The operation to re-enter the Pike River mine has been delayed until the end of February.
Doors are now being constructed 10 metres inside the Pike River portal so nitrogen can be pumped inside.
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The minister responsible for Pike River Re-entry, Andrew Little, says it's a complicated process.
"The main thing about this whole project is safety, and we're going to do this the safest, best possible way," he says.
"If it takes us an extra couple of weeks to get everything absolutely right then that's what we're going to do."
The re-entry to the mine was supposed to kick off in mid-February.
The first member of the team which will enter the Pike River Mine will be one of the world's most experienced miners, Tony Forster.
He was New Zealand's chief mining inspector after Pike River, and has always believed re-entry was safe. He's returning from Australia to be the Pike River victims' families' independent advisor and their eye underground.
"It is both doable, and yes, it can be done safely," he said when his appointment was announced.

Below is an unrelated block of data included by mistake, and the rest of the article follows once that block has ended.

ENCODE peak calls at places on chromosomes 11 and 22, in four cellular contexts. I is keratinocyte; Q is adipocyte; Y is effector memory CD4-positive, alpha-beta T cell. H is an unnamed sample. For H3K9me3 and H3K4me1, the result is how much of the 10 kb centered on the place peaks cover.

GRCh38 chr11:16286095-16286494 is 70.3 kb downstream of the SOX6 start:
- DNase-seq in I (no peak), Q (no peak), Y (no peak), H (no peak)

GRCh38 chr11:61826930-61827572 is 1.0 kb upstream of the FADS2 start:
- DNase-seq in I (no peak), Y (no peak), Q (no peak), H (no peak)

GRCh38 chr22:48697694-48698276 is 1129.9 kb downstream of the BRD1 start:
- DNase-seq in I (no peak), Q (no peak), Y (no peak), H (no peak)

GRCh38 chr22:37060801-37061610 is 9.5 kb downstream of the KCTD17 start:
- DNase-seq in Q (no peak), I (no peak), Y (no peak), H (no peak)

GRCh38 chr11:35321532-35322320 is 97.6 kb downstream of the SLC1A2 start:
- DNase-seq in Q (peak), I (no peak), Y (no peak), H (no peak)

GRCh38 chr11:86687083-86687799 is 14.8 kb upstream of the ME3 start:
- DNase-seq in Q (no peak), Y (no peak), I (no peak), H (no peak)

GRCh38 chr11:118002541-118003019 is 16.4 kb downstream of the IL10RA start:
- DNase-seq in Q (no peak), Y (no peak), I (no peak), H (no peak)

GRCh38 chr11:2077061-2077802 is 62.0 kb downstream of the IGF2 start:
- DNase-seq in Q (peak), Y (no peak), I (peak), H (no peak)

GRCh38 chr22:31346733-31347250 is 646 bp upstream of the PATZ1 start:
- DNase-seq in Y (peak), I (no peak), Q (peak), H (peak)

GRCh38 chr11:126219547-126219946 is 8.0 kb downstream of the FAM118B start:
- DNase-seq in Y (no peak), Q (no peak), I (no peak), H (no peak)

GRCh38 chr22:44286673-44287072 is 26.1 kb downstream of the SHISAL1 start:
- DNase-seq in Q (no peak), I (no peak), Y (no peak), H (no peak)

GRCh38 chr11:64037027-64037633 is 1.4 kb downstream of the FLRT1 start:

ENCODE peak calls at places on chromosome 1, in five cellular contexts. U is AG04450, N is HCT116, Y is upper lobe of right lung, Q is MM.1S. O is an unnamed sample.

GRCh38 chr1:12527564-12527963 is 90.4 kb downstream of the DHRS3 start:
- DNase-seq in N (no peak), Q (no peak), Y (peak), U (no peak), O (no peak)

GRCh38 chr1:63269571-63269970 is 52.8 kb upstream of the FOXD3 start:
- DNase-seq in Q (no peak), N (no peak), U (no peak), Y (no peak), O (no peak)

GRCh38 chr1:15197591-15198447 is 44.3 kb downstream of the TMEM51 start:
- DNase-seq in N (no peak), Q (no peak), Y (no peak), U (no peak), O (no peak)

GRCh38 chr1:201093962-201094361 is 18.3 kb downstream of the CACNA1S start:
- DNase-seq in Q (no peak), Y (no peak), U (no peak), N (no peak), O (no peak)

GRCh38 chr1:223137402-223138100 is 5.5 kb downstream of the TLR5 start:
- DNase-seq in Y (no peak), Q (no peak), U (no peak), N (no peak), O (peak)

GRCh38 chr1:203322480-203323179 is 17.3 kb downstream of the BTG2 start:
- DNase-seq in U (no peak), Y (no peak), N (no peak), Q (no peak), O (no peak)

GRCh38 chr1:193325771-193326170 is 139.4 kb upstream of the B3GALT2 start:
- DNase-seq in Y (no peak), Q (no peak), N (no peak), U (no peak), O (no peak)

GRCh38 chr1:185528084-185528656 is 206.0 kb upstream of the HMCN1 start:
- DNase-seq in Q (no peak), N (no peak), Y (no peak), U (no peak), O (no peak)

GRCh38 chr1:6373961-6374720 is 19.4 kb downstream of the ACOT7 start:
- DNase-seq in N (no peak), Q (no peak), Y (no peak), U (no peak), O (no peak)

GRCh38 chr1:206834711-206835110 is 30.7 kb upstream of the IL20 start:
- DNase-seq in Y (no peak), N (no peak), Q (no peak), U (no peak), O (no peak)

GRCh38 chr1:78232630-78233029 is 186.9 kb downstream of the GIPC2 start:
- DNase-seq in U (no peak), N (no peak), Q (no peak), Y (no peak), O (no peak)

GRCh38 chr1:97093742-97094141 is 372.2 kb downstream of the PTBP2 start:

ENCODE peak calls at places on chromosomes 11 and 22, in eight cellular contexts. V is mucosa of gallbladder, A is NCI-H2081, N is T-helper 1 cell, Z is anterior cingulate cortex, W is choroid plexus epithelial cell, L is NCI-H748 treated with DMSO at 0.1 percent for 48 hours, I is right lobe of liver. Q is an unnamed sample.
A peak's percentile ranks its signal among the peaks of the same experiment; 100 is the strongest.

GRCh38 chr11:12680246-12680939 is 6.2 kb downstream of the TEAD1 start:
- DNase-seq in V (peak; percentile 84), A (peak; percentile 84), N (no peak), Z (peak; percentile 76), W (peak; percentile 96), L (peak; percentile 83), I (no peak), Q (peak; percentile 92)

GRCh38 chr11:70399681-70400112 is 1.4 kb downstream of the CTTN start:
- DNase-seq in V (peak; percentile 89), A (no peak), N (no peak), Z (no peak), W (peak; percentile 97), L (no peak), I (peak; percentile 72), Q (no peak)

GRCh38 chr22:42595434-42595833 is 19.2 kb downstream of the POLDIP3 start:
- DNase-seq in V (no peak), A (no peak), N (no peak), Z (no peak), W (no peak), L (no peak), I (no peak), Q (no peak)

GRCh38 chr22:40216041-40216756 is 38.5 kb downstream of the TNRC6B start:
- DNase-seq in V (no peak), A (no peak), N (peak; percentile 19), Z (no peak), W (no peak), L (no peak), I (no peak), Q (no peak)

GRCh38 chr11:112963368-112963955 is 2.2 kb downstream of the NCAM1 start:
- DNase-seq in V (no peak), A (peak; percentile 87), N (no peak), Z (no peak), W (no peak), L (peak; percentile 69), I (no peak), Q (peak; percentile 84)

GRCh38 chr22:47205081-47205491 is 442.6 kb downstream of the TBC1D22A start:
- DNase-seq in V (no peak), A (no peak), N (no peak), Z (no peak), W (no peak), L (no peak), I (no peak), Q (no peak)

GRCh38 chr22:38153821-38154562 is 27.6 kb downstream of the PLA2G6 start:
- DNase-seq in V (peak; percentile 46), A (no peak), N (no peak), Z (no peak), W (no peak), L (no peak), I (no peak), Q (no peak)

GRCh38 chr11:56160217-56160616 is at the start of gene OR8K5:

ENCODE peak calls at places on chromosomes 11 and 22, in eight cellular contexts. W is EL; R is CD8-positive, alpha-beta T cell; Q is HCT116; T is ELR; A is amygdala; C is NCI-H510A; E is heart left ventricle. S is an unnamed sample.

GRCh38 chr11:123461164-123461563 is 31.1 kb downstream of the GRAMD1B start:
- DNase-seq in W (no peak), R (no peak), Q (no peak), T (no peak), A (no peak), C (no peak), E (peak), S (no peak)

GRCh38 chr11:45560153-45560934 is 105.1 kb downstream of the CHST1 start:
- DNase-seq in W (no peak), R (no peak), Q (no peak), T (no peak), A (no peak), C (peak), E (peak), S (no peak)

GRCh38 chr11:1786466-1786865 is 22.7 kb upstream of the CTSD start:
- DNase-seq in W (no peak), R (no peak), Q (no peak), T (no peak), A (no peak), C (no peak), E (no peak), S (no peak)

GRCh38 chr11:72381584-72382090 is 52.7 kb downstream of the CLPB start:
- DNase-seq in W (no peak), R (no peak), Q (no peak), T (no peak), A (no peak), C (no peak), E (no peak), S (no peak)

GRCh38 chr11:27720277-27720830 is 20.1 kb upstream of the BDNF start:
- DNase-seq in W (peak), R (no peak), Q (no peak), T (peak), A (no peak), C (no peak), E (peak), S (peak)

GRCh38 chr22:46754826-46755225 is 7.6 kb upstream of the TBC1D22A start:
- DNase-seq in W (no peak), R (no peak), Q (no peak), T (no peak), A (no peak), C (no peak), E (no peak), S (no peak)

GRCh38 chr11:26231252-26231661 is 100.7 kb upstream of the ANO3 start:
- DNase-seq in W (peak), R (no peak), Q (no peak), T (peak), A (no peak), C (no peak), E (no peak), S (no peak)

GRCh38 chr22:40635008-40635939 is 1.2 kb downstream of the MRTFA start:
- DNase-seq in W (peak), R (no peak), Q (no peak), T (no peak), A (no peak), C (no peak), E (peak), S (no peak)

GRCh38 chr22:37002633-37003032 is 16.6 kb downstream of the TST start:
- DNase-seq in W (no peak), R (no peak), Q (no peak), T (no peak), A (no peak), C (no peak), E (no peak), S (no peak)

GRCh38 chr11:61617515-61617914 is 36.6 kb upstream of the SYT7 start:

Mr Little agreed, saying in April the recovery of the workers' bodies is "feasible", but it will take work.
"All the reports say this is doable but we've got to take the right steps at the right time," he said.
"It is about the families having a chance to put to rest their loved ones.
"Next summer we'll be in a position to gauge whether and when we'll be able to go in."
But the Opposition said any decision to re-enter the mine must not put further lives at risk.
"The expert advice has always been that to re-enter the mine would put further lives at risk," National's Pike River re-entry spokesperson Chris Finlayson said at the time.
"That wasn't an acceptable risk then and until the advice says otherwise, it's not an acceptable risk now."